communication counts!

Photographic Canadiana

Toronto. No matter where you are; who you are; what you are, communication is important. October 23, 1974 at an informal meeting in Toronto, a small group of collectors met. It was decided then and there that Canada was ready for a photographic collector’s organization  and the Photographic Historical Society of Canada was born.

The following March 1975, a key element saw the light of day. Volume 1-1 of the newsletter Photographic Canadiana was mailed to members. It was a typewritten, mimeographed document folded in thirds for mailing. The editor of the first two volumes was member Terry Wedge. Mostly text, the articles were single column, spanning the width of the letter sized paper. That year, 10 issues were distributed. The following year,  the newsletter dropped to six issues. The tag line was “The Newsletter of the Photographic Historical Society of Canada“. It was very important to advise all members of events, ads, and society activities making the newsletter a critical part of the fledgling society. 

A new editor took over as of volume 3-1 (May 1977) . Jack Addison introduced changes that transformed the young newsletter into a magazine. A traditional mast head was added, some two column articles were published and the back page featured an old Kodak Canada advertisement (for which we received the princely sum of $25 from Kodak Canada – Jack was a keen collector of Kodak cameras and ephemera). For the first time the society paid for galleys and commercial printing, allowing better photo quality .

Many more pictures began to appear in each issue along with some original copy amongst reprints from other magazines and societies. Some three column material appeared too, and by volume 3-5, the magazine had an ISSN number (0704-0024). Regular columns began to appear while the tag line disappeared.

Twice in volume 5, it was  necessary to print double issues in an effort to catch up with the calendar. By volume 6-2, Pim Scryer began to do the layout, and as of the next volume, took over printing as well (Pim’s family produced a community newspaper in the east end of the city). At the business meeting held in April, 1981, Jack Addison asked for a volunteer to take over the editor’s job. Pat Agnew of Oshawa raised his hand, and became the editor!

Pat’s first issue was 7-1 (May 1981). Living in Oshawa, he felt abandoned even though the format, layout, and printer were all in place. By volume 9, we had a new president. Bill Belier was a well respected salesman and executive in the Canadian photographic industry with many contacts. He began to help Pat get the journal out. A double issue was necessary once again to realign the journal and the calendar.

Volume 10 coincided with our tenth anniversary celebrations. It was the last 6 issue volume. The executive agreed to drop to 5 issues to match the meeting schedule which was September to the following May (membership was May to the following April with no meetings in July and August). Bill took over the editor position with volume 11-1 (May 1985) . He and I jointly worked on a comprehensive index to all volumes of our journal using  a database, a work that continues today. Printed copies of the index were printed and published from time to time.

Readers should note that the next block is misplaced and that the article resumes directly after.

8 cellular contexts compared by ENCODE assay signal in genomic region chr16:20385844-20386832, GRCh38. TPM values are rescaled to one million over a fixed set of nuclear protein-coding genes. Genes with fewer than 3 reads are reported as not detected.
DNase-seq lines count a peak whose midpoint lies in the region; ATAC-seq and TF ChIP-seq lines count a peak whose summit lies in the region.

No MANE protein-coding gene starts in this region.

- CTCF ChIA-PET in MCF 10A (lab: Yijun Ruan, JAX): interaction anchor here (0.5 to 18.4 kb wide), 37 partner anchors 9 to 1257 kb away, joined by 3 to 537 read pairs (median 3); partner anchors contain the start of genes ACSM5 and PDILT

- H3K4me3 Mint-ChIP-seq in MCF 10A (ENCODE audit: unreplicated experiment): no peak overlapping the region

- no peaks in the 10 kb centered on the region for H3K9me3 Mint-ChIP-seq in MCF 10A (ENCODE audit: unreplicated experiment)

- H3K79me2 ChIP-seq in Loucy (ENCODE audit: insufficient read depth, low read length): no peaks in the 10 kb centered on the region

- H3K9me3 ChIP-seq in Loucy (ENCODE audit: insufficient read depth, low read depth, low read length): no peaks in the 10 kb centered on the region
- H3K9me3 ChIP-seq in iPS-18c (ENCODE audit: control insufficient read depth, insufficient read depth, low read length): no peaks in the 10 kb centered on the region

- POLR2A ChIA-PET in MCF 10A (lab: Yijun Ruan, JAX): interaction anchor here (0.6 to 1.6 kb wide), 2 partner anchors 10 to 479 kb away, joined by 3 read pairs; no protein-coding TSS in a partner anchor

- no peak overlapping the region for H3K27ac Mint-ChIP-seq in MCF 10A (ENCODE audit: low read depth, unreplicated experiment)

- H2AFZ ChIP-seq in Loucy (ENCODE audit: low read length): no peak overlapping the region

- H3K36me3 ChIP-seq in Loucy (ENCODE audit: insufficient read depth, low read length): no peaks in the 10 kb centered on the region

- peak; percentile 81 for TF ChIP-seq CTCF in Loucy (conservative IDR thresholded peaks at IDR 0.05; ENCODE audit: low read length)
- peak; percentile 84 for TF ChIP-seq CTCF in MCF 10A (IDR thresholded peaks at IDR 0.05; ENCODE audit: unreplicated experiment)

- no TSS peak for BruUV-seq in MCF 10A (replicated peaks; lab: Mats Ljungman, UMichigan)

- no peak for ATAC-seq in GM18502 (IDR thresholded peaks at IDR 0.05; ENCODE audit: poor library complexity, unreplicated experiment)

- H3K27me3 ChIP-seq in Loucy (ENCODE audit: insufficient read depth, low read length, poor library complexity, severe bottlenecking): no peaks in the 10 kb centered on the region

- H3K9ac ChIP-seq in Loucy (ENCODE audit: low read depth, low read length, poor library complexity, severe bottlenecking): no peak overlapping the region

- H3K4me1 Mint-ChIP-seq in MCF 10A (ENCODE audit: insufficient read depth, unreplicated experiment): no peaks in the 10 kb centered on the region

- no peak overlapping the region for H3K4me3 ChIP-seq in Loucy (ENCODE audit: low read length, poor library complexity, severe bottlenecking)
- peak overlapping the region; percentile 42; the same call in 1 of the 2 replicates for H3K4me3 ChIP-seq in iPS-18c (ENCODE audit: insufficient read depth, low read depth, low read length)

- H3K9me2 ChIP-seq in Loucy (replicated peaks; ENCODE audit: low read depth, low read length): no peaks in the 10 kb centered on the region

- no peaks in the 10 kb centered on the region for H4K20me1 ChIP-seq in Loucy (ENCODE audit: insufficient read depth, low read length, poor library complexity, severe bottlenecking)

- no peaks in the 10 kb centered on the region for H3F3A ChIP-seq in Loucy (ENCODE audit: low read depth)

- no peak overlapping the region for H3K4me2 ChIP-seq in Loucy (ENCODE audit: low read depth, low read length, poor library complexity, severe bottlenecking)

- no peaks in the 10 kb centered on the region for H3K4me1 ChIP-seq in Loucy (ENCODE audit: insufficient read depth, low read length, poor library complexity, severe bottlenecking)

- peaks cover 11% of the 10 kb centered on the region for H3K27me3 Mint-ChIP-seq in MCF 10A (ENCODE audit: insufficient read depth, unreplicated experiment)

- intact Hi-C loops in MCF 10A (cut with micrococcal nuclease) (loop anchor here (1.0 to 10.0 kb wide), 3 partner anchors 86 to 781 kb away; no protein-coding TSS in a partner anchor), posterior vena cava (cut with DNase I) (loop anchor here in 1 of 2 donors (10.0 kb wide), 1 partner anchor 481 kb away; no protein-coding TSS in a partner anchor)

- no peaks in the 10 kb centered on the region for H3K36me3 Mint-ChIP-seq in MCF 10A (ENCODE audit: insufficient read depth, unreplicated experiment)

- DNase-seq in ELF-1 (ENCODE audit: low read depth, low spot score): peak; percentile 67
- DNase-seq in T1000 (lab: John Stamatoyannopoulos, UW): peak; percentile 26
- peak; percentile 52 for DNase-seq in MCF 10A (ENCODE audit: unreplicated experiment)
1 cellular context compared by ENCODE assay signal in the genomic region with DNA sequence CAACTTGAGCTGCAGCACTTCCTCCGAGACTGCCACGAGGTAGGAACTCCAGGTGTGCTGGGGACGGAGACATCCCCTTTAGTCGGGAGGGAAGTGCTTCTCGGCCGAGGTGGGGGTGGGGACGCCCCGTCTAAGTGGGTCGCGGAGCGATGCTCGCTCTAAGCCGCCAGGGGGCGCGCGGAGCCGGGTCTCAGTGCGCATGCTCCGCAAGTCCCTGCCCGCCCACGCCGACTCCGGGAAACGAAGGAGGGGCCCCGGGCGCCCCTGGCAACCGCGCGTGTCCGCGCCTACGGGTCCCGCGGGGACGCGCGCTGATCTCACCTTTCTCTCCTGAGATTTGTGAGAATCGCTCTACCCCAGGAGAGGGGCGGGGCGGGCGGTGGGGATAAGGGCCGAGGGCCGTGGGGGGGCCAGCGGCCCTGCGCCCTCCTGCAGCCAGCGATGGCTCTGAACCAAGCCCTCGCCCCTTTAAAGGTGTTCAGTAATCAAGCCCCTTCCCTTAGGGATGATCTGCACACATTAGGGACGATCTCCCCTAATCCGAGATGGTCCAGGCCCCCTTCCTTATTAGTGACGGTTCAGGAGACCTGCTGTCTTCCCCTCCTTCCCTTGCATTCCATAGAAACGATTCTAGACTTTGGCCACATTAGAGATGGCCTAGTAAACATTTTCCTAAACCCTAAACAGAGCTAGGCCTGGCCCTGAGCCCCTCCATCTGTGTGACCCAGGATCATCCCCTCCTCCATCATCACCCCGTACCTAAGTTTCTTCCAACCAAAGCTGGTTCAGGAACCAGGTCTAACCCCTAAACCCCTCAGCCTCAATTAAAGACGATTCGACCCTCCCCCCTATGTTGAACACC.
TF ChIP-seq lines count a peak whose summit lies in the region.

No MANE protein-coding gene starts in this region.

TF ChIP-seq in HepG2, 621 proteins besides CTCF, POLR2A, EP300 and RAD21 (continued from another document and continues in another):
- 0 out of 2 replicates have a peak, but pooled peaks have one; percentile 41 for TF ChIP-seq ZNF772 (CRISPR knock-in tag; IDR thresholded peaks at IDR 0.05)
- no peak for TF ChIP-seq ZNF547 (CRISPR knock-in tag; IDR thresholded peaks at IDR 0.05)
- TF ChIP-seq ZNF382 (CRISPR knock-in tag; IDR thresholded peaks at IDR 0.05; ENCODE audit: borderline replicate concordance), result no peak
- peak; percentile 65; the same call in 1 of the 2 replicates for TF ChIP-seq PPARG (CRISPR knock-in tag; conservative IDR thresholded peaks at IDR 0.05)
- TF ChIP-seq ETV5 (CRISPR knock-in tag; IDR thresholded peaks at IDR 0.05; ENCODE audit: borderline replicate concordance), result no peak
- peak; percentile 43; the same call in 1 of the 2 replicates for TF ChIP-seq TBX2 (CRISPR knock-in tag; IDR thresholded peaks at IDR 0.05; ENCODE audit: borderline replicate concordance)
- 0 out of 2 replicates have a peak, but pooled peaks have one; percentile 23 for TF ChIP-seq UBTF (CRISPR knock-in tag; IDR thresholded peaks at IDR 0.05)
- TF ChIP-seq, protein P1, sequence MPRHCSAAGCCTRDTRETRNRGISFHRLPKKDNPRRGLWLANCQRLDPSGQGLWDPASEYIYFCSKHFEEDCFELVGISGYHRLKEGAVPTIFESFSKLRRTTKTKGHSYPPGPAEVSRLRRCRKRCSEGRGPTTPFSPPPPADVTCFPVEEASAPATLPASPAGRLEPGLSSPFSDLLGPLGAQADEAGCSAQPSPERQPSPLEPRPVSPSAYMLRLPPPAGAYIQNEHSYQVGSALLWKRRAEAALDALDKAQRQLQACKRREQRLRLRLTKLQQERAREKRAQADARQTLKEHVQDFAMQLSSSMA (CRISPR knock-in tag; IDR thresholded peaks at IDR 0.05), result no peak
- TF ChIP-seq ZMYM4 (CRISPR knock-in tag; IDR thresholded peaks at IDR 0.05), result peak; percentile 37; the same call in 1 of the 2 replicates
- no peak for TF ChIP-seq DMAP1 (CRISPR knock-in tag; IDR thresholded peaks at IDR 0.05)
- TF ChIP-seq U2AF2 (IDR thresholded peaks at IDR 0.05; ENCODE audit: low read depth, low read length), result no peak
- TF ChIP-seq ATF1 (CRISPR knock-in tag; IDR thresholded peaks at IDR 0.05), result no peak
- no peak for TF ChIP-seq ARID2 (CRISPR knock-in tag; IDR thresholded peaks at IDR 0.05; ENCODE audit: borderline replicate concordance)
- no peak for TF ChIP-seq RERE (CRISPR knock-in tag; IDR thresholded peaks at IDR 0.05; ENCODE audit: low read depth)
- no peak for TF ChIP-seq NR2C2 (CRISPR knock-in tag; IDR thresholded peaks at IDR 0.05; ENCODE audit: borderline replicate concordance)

For volume 12-3 (November 1986) we had a new editor, Doug Gilbertson. Doug began accepting articles via disk or email (modem). As of volume 12-4 Doug introduced the per issue table of contents that has continued to this day. A variety of calamities caused significant delays in publication during his brief tenure. An editorial board, which had been established by me failed, abandoning him and his dilemmas.

Effective with volume 13-3 (November 1987), the society had another new editor in Ev Roseborough. Ev, with his discipline and industry contacts quickly brought the journal up to schedule. Ev introduced the steel-cut of the wet plate guy as our official logo on the cover of volume 15-1 (May 1989), using him on the cover of the first issue of almost every volume thereafter (in  various sizes, reversed, negative, etc.) Over the 50 issues edited by Ev, he added both a hard deadline and a standard format to the journal. Volume 21-5 (March 1996) was the first issue to use a modern sans serif font for the cover title.

Bob Lansdale became the editor with volume 22-3 (November 1996) after working beside Ev on a number of earlier issues. After Ev relinquished the job of editor, he closed his studio on Dundas Street in Etobicoke. With Bob, we entered the era of desktop publishing (he was taking a class at Humber and the class helped him use QuarkXpress to create the very first digital copy of the journal), relegating x-acto knives, waxed backed paper galleys and faint blue lined page size cards to history. Volume 31-5 (March 2006) was our last 5 issue volume. Bob introduced the 4 issue volume with the same total number of pages per volume (80 or more). This reduced some mailing and publishing costs and efforts. In time Bob moved from QuarkXpress to InDesign page layout software.

Bob introduced a significant increase in Canadian content and a shift away from hardware to the personalities, photographs, and photographic techniques involved historically. He also did the first colour pages (on occasion).

Volume 42-2 (September 2016) saw a major revamp in layout to make the journal newsstand ready. The next few issues were tuned to make each one more readable while still appealing to the casual newsstand browser. Bob continues today as editor having produced over half the volumes to date.  Bill Belier, Ev Roseborough, and Bob Lansdale have each demonstrated just how critical communication and networking is to the timely success of the journal and through it the success of our organization. It should be noted that the duties of editor also meant thinking up, researching, and writing many of the articles.

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